Moving Day

Moving Day

May 2024 vol. 1

It’s moving day!

I’m a few weeks behind schedule, mainly due to the farm tour, but I finally got all of the animals moved to their spring pastures.

I think I’m getting better at this cowboy thing.  This week I was able to move over 50 head of cattle all by myself.  You may recall last year’s fiasco when I had a few calves jump out of the trailer while pulling out of the drive.  There’s always a lot of drama when you’re trying to cajole a bunch of animals into a trailer, but I managed to do it without hurting myself or any of the animals.  I took 4 trailer loads to the property we lease a few miles from the house without issue.  The grass there is belly high and the cows are loving it.

Moving chickens has become second nature, so yesterday I had no trouble moving them out on pasture.    About every month we start a new batch of 300 broilers, and after three weeks in the brooder we move them out on grass. We use stock tanks for their brooder, so I’m able to pick up 100 chicks at a time and ferry them out to the chicken tractors.  We move the chicken tractors to fresh grass every day for the next four weeks, at which point I load them into crates and drive them to the processor. 

Moving the piglets on the other hand still presents its challenges. In years past I’ve been able to coax the piggies from their farrowing pen to the adjacent pasture with patience and food. Granted it’s never easy. They’re skittish little buggers. They typically take 10 steps back for every one step forward – always returning to their comfort zone. But this year I just could not get them to move where I wanted. I tried multiple times over several days, but I couldn’t get all nine of them to cooperate. There would always be a few that would get skittish and run “home” and of course the others would dart after them. I finally threw in the towel and loaded them into a trailer.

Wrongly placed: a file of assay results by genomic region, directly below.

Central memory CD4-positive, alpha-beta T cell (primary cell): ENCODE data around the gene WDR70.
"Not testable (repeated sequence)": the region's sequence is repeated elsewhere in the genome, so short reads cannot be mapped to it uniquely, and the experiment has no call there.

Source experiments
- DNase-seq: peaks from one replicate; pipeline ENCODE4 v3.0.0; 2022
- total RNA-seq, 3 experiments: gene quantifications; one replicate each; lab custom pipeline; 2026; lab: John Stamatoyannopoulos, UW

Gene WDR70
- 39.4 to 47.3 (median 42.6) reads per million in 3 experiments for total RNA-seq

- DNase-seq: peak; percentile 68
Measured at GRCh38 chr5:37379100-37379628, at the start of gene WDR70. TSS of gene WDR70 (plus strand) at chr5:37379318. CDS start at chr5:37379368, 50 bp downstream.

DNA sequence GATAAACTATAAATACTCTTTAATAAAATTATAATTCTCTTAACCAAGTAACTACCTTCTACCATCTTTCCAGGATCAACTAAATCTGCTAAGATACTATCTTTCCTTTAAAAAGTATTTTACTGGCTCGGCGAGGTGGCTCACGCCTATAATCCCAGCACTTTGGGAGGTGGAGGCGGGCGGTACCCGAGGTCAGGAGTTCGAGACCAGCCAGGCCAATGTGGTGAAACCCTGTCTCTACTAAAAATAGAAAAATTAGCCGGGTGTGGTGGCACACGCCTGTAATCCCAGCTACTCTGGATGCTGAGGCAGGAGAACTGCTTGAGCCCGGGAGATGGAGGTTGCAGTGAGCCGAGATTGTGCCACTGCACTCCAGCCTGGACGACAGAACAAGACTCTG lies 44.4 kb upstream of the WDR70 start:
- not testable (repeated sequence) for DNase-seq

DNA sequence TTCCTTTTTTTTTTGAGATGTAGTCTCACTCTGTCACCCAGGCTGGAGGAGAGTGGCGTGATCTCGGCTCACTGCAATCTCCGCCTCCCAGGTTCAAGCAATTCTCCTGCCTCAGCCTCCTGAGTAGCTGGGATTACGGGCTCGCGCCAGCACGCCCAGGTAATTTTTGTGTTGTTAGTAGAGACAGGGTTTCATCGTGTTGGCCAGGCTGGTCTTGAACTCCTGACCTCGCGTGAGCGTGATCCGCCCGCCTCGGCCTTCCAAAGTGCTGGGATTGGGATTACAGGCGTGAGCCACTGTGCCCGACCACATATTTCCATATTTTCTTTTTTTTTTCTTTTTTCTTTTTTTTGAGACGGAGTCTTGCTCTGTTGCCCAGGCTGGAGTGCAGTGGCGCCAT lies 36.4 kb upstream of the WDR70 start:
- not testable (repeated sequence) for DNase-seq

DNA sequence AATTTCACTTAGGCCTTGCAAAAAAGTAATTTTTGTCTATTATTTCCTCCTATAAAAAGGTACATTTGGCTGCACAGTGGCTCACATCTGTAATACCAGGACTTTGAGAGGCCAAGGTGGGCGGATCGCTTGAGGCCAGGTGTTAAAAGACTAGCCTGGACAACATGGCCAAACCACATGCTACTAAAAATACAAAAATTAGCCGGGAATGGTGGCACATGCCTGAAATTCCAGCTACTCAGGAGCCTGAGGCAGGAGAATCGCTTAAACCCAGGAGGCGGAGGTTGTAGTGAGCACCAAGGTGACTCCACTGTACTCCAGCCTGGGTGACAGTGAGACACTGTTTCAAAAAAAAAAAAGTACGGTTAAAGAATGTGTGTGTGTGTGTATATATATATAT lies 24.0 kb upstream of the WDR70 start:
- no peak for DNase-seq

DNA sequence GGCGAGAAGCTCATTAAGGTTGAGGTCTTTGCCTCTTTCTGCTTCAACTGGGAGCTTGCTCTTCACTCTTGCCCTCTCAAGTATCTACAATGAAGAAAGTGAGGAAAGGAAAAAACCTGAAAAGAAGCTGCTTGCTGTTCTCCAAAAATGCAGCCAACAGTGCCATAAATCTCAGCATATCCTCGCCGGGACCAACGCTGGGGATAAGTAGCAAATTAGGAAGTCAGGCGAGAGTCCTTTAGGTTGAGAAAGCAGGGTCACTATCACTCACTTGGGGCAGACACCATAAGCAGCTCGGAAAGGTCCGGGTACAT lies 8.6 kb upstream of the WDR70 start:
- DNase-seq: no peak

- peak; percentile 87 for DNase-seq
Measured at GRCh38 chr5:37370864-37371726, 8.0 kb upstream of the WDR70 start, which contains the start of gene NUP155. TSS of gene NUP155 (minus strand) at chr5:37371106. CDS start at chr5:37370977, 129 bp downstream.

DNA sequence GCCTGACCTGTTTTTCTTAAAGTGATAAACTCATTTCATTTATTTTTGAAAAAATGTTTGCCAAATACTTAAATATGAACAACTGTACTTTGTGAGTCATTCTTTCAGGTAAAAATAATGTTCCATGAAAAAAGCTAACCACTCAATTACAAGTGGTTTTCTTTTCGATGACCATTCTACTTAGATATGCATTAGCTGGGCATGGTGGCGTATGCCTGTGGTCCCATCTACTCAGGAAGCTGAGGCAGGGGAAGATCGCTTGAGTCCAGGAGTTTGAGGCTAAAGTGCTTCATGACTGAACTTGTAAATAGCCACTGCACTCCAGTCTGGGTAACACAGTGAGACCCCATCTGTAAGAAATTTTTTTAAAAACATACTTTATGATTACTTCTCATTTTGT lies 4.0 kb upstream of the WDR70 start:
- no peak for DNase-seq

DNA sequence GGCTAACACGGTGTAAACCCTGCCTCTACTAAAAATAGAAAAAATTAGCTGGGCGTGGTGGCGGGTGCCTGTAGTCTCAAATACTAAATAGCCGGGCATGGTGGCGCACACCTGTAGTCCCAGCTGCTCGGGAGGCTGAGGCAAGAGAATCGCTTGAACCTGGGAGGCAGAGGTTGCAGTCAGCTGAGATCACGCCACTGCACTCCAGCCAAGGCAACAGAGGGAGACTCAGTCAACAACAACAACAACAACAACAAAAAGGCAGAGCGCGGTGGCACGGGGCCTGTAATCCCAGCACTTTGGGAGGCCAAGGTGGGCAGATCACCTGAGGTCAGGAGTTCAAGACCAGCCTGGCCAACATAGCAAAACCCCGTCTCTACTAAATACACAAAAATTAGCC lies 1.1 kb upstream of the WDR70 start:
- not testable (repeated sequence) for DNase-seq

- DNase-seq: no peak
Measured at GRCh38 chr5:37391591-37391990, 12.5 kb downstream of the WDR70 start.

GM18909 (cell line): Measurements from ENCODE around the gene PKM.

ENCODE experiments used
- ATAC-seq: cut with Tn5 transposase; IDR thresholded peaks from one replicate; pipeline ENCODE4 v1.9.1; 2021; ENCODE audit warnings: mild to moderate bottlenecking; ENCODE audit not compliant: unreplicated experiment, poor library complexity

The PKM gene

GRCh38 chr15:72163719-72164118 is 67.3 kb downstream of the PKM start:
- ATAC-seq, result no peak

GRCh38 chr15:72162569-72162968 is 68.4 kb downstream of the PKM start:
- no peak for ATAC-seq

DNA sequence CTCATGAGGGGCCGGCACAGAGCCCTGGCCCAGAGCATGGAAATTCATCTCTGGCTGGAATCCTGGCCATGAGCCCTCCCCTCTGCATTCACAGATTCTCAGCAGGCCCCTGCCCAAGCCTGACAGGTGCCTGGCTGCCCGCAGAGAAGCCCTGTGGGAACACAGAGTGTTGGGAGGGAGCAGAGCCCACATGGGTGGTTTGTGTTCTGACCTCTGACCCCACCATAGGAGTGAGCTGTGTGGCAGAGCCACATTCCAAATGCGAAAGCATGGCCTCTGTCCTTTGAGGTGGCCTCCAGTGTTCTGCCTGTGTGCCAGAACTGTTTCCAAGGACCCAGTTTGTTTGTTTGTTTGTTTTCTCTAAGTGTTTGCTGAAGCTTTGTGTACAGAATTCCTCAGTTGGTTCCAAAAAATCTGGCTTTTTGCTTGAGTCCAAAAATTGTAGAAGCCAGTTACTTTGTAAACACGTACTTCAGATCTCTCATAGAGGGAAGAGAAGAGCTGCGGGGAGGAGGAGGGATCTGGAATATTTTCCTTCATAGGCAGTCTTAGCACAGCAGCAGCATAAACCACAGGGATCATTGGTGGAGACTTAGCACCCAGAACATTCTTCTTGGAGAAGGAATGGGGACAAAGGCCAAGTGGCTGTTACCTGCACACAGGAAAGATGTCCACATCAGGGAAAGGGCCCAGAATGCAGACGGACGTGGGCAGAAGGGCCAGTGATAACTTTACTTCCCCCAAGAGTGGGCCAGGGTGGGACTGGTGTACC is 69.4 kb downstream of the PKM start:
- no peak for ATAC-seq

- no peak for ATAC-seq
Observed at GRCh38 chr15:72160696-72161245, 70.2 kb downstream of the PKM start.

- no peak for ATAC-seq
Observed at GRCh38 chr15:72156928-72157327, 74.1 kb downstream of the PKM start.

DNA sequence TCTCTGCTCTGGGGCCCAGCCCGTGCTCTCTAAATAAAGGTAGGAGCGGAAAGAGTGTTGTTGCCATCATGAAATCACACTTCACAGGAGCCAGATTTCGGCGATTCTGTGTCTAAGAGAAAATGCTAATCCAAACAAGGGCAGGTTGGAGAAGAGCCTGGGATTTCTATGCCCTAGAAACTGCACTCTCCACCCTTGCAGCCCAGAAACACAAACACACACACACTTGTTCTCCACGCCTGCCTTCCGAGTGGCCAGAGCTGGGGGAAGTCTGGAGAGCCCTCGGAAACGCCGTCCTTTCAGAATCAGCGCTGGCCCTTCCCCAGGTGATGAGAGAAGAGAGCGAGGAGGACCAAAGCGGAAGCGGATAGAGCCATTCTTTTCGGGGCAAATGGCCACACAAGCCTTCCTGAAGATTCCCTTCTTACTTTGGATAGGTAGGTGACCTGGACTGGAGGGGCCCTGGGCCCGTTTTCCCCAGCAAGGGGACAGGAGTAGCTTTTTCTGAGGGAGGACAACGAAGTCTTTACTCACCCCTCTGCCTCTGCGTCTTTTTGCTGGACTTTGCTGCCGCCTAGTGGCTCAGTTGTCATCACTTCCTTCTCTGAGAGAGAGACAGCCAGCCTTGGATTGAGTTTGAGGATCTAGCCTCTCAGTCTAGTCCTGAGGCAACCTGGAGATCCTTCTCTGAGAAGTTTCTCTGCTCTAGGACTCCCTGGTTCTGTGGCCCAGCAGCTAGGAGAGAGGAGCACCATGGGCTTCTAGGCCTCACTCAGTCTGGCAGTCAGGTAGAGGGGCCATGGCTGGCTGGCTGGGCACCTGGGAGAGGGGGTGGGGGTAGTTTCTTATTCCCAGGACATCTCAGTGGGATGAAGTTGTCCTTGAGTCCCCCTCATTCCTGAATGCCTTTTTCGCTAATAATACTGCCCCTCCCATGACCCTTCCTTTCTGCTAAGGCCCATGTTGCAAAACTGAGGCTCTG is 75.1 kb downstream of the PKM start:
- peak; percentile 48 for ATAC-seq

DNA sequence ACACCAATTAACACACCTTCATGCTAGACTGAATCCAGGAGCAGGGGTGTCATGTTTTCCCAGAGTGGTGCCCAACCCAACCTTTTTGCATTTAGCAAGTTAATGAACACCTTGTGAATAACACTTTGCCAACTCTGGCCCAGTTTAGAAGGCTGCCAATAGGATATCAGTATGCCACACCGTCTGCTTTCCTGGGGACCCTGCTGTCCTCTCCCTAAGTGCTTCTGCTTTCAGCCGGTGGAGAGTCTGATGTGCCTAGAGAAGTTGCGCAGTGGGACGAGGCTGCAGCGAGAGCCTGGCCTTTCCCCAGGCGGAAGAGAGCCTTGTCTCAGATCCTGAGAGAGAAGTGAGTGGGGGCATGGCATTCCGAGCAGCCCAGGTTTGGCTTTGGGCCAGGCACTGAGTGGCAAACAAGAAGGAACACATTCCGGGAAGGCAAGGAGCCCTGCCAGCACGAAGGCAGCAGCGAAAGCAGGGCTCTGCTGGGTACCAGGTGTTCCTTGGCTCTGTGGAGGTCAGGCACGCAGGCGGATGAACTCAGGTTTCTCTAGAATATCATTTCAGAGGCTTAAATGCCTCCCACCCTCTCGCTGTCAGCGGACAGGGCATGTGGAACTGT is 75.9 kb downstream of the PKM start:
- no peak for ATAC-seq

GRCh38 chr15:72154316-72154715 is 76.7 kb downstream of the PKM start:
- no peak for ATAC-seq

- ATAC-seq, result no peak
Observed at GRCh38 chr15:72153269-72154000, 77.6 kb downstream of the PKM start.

That sounds much easier than it really is. Piglets are fast and strong. Coaxing them into our loading chute is easy enough – just withhold food for a few hours and they’ll go where their bellies lead them. But that’s where the easy part ends. Our loading chute is made for thousand-pound cattle, not fifty-pound pigs. They’re able to turn around and dart back and forth, and though I do my best to block off any exits, pigs have a cany way of escaping like Harry Houdini. I was able to get most of them to run up into the trailer, but a few squirted out and I had to catch them bare handed and pitch them in. I don’t typically use expletives, but it’s times like this that make you say “I’m getting too old for this shit”.

Despite the drama, they are much happier in their new home. They have quickly settled in and are enjoying the lush grass and mud puddles.

All in all, we’re making the most of the recent rain, taking advantage of the resulting growth while we can. Come rain or shine, looking forward to catching up with you at the market.

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